8 Now while he was serving as priest before God when his division was on duty, 9 according to the custom of the priesthood, he was chosen by lot to enter the temple of the Lord and burn incense. 10 And the whole multitude of the people were praying outside at the hour of incense. 11 And there appeared to him an angel of the Lord standing on the right side of the altar of incense. 12 And Zechariah was troubled when he saw him, and fear fell upon him. 13 But the angel said to him, “Do not be afraid, Zechariah, for your prayer has been heard, and your wife Elizabeth will bear you a son, and you shall call his name John. 14 And you will have joy and gladness, and many will rejoice at his birth, 15 for he will be great before the Lord. And he must not drink wine or strong drink, and he will be filled with the Holy Spirit, even from his mother’s womb. 16 And he will turn many of the children of Israel to the Lord their God, 17 and he will go before him in the spirit and power of Elijah, to turn the hearts of the fathers to the children, and the disobedient to the wisdom of the just, to make ready for the Lord a people prepared.”
I suspect that for the remainder of his days, whenever Zechariah looked at John the Baptist, he smelled that incense. For a priest, however, it would have been an even more intense experience because of what the incense signified in their worship. For Zechariah, he had the combination of (1) a shocking announcement, (2) a powerful scent, and (3) the sacred dynamic of worship before a holy God.
What was this incense that Zechariah was offering and where did this idea come from?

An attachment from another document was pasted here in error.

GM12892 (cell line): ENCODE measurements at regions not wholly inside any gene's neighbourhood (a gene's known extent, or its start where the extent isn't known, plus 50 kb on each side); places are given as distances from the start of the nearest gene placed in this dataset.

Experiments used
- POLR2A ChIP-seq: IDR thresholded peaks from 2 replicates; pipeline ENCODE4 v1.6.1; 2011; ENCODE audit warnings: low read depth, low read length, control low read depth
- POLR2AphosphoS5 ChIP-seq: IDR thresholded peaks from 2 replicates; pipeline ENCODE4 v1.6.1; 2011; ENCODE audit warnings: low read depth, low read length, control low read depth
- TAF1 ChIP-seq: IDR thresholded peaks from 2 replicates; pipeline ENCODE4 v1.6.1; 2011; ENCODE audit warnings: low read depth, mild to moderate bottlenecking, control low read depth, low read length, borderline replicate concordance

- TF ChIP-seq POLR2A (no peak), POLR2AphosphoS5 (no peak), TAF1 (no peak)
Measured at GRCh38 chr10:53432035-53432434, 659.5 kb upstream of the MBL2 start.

Smell was a vital component of Israel’s worship. There were the smells of the sacrifices and the smells of the offerings. But in Exodus 30 we find the prescription for an intentionally olfactory dynamic to worship: the altar of incense.
The Altar of Incense: What?
The chapter begins by describing what the altar of incense is.
1 “You shall make an altar on which to burn incense; you shall make it of acacia wood. 2 A cubit shall be its length, and a cubit its breadth. It shall be square, and two cubits shall be its height. Its horns shall be of one piece with it. 3 You shall overlay it with pure gold, its top and around its sides and its horns. And you shall make a molding of gold around it. 4 And you shall make two golden rings for it. Under its molding on two opposite sides of it you shall make them, and they shall be holders for poles with which to carry it. 5 You shall make the poles of acacia wood and overlay them with gold.
What are the basic elements of the altar of incense?
- It was an altar.
- Incense was burned on it.
- It was made of acacia wood.
- It was of a particular size. The measurements of the altar of incense in our terms would be “18 inches square and 3 feet high.”
- It was covered in gold.
- It had horns like the altar of sacrifice
- It had rings and poles for mobility, like all of the other elements of the tabernacle.
- The poles were likewise made of acacia wood and covered with gold.
What emerges from these details is a small table-like structure on which incense was burned.